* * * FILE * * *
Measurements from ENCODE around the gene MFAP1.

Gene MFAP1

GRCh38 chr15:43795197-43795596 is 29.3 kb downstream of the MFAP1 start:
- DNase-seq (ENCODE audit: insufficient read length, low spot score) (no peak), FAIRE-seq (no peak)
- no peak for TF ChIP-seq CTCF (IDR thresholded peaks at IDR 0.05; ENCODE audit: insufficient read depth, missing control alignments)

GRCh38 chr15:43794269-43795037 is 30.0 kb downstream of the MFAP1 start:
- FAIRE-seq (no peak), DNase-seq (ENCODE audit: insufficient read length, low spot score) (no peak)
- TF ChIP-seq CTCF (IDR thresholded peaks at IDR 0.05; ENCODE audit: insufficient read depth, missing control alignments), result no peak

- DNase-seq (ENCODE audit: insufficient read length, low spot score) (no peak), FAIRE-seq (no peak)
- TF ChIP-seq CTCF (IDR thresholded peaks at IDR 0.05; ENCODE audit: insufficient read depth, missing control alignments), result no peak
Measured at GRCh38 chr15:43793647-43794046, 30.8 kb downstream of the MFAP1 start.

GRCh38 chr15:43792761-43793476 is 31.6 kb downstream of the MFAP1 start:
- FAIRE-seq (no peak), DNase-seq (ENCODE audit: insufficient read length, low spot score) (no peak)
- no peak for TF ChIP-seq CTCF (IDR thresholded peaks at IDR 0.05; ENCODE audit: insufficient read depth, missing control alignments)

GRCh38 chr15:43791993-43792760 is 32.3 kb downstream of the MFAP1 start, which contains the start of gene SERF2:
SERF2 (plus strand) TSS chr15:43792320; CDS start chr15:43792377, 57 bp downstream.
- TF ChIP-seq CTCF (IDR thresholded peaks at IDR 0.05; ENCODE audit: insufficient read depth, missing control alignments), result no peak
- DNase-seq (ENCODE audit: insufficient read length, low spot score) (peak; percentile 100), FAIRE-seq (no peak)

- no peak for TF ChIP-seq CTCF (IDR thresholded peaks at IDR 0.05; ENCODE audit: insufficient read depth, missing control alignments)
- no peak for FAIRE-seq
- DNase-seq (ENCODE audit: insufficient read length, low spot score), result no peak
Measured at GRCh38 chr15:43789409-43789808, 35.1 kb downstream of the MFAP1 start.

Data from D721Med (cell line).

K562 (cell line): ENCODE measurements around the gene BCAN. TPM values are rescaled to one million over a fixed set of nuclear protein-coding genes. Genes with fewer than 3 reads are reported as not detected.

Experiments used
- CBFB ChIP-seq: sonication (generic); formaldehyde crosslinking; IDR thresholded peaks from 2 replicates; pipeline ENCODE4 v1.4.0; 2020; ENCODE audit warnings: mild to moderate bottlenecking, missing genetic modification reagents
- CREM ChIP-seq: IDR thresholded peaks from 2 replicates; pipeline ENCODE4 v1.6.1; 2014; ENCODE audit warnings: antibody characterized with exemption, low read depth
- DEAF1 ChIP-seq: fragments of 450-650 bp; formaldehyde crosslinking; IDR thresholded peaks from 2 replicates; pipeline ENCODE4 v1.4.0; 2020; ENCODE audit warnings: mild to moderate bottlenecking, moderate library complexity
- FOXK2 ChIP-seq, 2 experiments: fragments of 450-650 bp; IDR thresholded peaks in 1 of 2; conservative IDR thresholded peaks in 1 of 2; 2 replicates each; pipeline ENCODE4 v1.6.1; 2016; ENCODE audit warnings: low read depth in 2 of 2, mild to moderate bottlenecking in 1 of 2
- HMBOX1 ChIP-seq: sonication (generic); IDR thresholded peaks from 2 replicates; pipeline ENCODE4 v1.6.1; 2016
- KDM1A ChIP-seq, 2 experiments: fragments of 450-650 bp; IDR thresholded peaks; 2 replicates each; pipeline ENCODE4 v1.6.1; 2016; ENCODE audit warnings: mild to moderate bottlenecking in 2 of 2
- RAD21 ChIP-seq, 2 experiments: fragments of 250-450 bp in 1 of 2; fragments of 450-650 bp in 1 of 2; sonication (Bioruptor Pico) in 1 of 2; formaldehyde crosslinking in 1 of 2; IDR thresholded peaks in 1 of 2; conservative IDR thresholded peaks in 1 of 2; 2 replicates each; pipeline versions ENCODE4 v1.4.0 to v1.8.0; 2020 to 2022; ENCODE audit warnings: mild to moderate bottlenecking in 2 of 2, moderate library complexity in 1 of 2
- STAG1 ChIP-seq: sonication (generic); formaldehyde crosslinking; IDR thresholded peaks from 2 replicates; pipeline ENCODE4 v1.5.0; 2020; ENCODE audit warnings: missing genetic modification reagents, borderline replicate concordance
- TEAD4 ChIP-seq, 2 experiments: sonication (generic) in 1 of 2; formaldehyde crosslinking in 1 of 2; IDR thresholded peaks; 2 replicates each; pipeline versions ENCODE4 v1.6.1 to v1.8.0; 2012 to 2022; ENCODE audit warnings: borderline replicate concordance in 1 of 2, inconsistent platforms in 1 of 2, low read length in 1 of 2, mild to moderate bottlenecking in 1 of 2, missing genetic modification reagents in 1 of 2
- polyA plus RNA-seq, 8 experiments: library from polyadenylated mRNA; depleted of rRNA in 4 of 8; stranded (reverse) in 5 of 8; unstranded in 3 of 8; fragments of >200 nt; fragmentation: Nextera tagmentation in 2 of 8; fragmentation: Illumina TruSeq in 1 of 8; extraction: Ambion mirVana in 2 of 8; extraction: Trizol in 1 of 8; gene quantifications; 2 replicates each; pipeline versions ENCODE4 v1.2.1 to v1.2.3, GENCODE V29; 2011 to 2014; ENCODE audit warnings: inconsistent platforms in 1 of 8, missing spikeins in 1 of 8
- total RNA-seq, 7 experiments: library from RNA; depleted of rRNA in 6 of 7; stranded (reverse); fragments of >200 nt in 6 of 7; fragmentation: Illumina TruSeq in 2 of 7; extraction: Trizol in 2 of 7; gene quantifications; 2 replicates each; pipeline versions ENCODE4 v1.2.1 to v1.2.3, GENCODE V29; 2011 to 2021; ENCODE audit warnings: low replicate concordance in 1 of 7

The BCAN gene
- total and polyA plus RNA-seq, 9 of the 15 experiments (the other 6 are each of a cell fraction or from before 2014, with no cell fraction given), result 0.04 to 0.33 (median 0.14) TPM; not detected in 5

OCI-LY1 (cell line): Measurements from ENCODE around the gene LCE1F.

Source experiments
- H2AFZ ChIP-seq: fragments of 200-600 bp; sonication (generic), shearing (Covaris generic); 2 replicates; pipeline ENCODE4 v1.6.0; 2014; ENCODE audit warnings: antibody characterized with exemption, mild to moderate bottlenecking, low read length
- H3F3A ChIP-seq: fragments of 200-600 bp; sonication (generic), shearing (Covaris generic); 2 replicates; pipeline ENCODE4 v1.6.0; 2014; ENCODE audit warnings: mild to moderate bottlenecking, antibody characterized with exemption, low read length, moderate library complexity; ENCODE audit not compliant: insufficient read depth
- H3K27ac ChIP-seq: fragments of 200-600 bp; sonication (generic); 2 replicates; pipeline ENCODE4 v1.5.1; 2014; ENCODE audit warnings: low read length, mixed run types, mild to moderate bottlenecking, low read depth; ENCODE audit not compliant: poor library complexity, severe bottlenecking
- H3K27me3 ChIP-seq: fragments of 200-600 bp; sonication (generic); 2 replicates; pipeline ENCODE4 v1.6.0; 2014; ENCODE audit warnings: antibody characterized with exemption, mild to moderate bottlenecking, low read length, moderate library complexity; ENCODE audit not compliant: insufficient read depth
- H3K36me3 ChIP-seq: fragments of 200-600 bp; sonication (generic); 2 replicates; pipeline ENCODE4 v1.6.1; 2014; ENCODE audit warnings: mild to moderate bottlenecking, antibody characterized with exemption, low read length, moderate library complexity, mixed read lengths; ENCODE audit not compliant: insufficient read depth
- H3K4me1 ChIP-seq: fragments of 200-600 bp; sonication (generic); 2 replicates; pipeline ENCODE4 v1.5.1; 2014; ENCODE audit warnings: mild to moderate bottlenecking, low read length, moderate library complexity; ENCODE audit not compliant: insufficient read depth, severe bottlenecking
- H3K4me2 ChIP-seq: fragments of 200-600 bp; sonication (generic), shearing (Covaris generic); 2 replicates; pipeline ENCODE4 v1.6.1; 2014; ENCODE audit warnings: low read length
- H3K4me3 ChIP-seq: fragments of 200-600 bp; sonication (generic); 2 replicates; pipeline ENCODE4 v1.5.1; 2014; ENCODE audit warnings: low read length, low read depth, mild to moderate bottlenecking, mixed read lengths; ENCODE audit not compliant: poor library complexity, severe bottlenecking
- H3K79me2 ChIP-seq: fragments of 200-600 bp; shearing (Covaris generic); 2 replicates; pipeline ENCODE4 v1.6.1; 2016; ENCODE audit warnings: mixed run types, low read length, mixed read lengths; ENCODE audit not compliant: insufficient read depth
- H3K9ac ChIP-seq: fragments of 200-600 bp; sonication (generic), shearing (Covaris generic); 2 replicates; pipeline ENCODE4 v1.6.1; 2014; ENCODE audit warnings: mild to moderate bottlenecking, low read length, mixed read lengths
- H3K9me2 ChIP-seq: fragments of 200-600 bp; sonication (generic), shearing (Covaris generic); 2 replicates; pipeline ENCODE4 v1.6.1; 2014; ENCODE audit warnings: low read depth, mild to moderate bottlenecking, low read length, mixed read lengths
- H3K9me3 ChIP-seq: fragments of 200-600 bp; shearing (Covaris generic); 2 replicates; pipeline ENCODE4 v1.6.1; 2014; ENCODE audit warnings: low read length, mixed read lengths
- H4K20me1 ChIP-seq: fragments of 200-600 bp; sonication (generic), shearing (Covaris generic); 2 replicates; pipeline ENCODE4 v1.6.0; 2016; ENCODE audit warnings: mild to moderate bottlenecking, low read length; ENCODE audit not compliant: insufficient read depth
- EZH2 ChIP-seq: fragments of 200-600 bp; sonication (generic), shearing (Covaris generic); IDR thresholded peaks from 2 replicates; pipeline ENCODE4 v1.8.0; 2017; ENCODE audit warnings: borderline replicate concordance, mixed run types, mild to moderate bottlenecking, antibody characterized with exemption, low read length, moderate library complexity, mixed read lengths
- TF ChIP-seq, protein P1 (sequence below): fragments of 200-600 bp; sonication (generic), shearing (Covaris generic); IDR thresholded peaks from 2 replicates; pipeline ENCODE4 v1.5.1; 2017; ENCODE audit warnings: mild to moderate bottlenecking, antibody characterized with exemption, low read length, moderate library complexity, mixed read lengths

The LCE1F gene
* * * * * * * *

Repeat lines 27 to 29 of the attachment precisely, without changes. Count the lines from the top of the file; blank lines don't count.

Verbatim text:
- CREM ChIP-seq: IDR thresholded peaks from 2 replicates; pipeline ENCODE4 v1.6.1; 2014; ENCODE audit warnings: antibody characterized with exemption, low read depth
- DEAF1 ChIP-seq: fragments of 450-650 bp; formaldehyde crosslinking; IDR thresholded peaks from 2 replicates; pipeline ENCODE4 v1.4.0; 2020; ENCODE audit warnings: mild to moderate bottlenecking, moderate library complexity
- FOXK2 ChIP-seq, 2 experiments: fragments of 450-650 bp; IDR thresholded peaks in 1 of 2; conservative IDR thresholded peaks in 1 of 2; 2 replicates each; pipeline ENCODE4 v1.6.1; 2016; ENCODE audit warnings: low read depth in 2 of 2, mild to moderate bottlenecking in 1 of 2